What’s the deal with toe shoes? Just recently, actress Shailene Woodley was spotted, and bashed, by Gawker for wearing a black pair of what they describe as “simian monstrosities” to a Golden Globes after party. A few months back, Danny Glover wore white Vibram FiveFingers with a matching white suit to a press event back during the Deauville Film Festival in France.
Form and function don’t always go together. When it comes to sports and fitness, function almost always takes precedence. While we’re not sure what Hollywood’s fashion plans are for the toe shoe, we know for sure that they are the result of the minimalist and barefoot running phenom, and they have their pros and cons. Before you decide to jump on the fashion bandwagon (we hope you don’t, but then again, Crocs happened) or just want to run barefoot altogether, do some research first. You can injure yourself if you don’t make a gradual transition.
According to Running Times magazine, minimalist running “asks the runner to look for the least amount of shoe he or she can safely wear now, and to work toward reducing the amount of shoe necessary through strengthening the foot and improving one’s stride. It assumes that running is a natural movement of the body, rather than an unnatural act that requires pads and braces to perform safely. Putting it plainly, the movement embraces the notion that the beefier the shoe, the more a runner’s natural stride is inhibited.”
Traditional sneakers do most of the work when you walk or run, leaving your foot and ankle muscles atrophied. If worn properly, minimalist running shoes and barefoot running are supposed to strengthen your foot and ankle muscles, leading to less injury when running. Be warned, you cannot simply strap on a pair of Vibrams and run a marathon. These shoes have little or no support, and no cushioning. Your body has to gradually adapt. For instance, you may have to adjust your stride since minimalist/barefoot runners usually have a shorter stride.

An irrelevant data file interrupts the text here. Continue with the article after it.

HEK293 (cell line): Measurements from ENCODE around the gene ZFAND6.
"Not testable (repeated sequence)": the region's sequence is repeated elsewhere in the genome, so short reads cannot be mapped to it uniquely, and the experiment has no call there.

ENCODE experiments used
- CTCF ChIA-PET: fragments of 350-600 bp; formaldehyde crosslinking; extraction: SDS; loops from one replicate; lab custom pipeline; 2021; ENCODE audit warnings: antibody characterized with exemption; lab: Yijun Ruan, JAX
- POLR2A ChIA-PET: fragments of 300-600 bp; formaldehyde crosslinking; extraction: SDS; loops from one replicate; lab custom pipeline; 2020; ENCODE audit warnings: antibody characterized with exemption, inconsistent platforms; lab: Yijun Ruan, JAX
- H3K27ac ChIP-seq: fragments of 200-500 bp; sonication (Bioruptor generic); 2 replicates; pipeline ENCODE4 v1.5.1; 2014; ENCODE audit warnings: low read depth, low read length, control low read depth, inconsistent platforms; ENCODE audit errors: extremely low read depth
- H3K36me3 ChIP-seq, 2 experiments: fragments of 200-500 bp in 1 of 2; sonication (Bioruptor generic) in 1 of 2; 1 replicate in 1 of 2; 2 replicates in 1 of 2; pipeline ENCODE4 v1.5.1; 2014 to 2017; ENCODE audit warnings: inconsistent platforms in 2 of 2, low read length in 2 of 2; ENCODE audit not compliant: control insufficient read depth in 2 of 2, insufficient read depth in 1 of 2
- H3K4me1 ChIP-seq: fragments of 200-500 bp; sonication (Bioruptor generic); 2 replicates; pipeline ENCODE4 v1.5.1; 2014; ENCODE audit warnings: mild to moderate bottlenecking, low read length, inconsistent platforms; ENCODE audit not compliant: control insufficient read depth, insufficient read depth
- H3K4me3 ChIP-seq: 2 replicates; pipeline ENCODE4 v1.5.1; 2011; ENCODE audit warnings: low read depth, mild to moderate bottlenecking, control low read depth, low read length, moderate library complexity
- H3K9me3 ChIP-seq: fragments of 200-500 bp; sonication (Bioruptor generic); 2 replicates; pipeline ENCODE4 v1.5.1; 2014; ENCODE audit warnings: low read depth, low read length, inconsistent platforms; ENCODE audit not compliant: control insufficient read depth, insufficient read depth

Vibram’s website offers customers tips on getting started in their shoes and even provides a foot fitness program to follow during your transition.
Jason Robillard, author of “The Barefoot Running Book” and a founding member of the Barefoot Runners Society, a national nonprofit organization that advocates the acceptance of barefoot running, suggests starting out learning the proper form of barefoot running, and then use minimalist shoes as needed. This will give you time to strengthen your muscles and allow your body to adapt with good form. Click here for an in-depth tutorial on how to get started running barefoot.
Thinking about running barefoot? You don’t have to be an ultramarathon runner to do it. Check out the video below featuring members of the Minnesota Chapter of the Barefoot Runners Society for a glimpse into the lives of sneakerless runners. Just watch for glass!
Tell us: Have you switched to minimalist/barefoot running? What do you think? We want to know!